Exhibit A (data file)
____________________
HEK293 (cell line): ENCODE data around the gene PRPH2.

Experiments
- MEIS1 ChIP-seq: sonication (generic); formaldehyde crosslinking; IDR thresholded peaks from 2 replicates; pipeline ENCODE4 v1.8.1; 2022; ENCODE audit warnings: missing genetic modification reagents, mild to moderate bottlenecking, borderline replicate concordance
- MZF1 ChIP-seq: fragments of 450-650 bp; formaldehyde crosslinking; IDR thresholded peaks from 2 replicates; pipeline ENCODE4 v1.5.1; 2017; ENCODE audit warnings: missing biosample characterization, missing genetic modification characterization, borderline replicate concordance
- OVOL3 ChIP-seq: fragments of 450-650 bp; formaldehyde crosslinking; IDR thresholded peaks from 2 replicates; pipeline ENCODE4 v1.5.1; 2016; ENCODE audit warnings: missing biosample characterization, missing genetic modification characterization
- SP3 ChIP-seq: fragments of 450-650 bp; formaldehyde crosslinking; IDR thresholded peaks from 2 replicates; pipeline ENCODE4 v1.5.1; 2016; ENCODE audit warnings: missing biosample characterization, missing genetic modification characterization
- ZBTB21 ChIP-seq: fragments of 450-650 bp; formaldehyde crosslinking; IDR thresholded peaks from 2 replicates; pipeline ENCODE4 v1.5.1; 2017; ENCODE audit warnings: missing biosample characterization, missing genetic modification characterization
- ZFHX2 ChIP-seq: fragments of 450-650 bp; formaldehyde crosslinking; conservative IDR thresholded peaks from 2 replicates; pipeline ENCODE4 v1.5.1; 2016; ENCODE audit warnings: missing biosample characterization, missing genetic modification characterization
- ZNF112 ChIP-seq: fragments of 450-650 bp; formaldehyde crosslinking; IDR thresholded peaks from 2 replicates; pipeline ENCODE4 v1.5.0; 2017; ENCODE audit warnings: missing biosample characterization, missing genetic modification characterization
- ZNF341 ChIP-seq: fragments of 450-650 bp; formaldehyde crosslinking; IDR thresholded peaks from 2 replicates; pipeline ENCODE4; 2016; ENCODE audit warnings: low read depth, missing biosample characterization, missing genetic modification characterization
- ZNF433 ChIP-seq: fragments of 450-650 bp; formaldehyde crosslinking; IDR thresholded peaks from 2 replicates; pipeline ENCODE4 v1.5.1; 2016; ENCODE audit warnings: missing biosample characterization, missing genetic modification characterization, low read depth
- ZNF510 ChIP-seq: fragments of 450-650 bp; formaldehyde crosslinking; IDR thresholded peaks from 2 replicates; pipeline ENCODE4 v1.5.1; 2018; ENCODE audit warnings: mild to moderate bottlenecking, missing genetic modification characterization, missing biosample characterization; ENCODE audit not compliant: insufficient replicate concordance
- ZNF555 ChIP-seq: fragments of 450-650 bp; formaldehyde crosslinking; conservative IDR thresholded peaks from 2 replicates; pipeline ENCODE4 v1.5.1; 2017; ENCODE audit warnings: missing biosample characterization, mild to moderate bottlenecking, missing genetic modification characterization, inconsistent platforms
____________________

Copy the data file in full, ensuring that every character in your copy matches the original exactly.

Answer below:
HEK293 (cell line): ENCODE data around the gene PRPH2.

Experiments
- MEIS1 ChIP-seq: sonication (generic); formaldehyde crosslinking; IDR thresholded peaks from 2 replicates; pipeline ENCODE4 v1.8.1; 2022; ENCODE audit warnings: missing genetic modification reagents, mild to moderate bottlenecking, borderline replicate concordance
- MZF1 ChIP-seq: fragments of 450-650 bp; formaldehyde crosslinking; IDR thresholded peaks from 2 replicates; pipeline ENCODE4 v1.5.1; 2017; ENCODE audit warnings: missing biosample characterization, missing genetic modification characterization, borderline replicate concordance
- OVOL3 ChIP-seq: fragments of 450-650 bp; formaldehyde crosslinking; IDR thresholded peaks from 2 replicates; pipeline ENCODE4 v1.5.1; 2016; ENCODE audit warnings: missing biosample characterization, missing genetic modification characterization
- SP3 ChIP-seq: fragments of 450-650 bp; formaldehyde crosslinking; IDR thresholded peaks from 2 replicates; pipeline ENCODE4 v1.5.1; 2016; ENCODE audit warnings: missing biosample characterization, missing genetic modification characterization
- ZBTB21 ChIP-seq: fragments of 450-650 bp; formaldehyde crosslinking; IDR thresholded peaks from 2 replicates; pipeline ENCODE4 v1.5.1; 2017; ENCODE audit warnings: missing biosample characterization, missing genetic modification characterization
- ZFHX2 ChIP-seq: fragments of 450-650 bp; formaldehyde crosslinking; conservative IDR thresholded peaks from 2 replicates; pipeline ENCODE4 v1.5.1; 2016; ENCODE audit warnings: missing biosample characterization, missing genetic modification characterization
- ZNF112 ChIP-seq: fragments of 450-650 bp; formaldehyde crosslinking; IDR thresholded peaks from 2 replicates; pipeline ENCODE4 v1.5.0; 2017; ENCODE audit warnings: missing biosample characterization, missing genetic modification characterization
- ZNF341 ChIP-seq: fragments of 450-650 bp; formaldehyde crosslinking; IDR thresholded peaks from 2 replicates; pipeline ENCODE4; 2016; ENCODE audit warnings: low read depth, missing biosample characterization, missing genetic modification characterization
- ZNF433 ChIP-seq: fragments of 450-650 bp; formaldehyde crosslinking; IDR thresholded peaks from 2 replicates; pipeline ENCODE4 v1.5.1; 2016; ENCODE audit warnings: missing biosample characterization, missing genetic modification characterization, low read depth
- ZNF510 ChIP-seq: fragments of 450-650 bp; formaldehyde crosslinking; IDR thresholded peaks from 2 replicates; pipeline ENCODE4 v1.5.1; 2018; ENCODE audit warnings: mild to moderate bottlenecking, missing genetic modification characterization, missing biosample characterization; ENCODE audit not compliant: insufficient replicate concordance
- ZNF555 ChIP-seq: fragments of 450-650 bp; formaldehyde crosslinking; conservative IDR thresholded peaks from 2 replicates; pipeline ENCODE4 v1.5.1; 2017; ENCODE audit warnings: missing biosample characterization, mild to moderate bottlenecking, missing genetic modification characterization, inconsistent platforms